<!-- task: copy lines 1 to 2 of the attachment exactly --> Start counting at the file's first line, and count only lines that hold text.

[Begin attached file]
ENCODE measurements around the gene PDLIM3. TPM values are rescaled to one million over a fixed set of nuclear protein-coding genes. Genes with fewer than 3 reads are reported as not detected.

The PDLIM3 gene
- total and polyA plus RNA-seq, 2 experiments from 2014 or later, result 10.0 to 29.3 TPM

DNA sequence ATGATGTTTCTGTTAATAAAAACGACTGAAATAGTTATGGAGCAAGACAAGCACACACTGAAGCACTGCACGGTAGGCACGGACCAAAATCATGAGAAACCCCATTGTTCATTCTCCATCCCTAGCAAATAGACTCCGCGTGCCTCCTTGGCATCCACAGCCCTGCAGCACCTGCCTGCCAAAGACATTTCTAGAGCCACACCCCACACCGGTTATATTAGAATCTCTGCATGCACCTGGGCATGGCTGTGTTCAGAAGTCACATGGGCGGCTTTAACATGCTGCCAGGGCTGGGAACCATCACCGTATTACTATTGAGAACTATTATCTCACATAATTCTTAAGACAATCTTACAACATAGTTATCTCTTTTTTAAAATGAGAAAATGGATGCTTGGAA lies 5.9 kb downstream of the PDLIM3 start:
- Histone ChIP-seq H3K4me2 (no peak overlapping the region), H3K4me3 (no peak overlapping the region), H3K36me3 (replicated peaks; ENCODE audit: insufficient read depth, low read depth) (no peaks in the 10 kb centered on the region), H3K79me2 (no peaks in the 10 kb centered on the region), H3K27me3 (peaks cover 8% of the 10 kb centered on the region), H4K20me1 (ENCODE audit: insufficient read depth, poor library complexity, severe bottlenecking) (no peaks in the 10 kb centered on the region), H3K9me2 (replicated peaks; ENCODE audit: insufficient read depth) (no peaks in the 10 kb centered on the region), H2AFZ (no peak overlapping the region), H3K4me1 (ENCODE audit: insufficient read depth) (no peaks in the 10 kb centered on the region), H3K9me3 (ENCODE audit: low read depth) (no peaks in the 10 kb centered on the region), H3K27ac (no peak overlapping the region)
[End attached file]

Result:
ENCODE measurements around the gene PDLIM3. TPM values are rescaled to one million over a fixed set of nuclear protein-coding genes. Genes with fewer than 3 reads are reported as not detected.

The PDLIM3 gene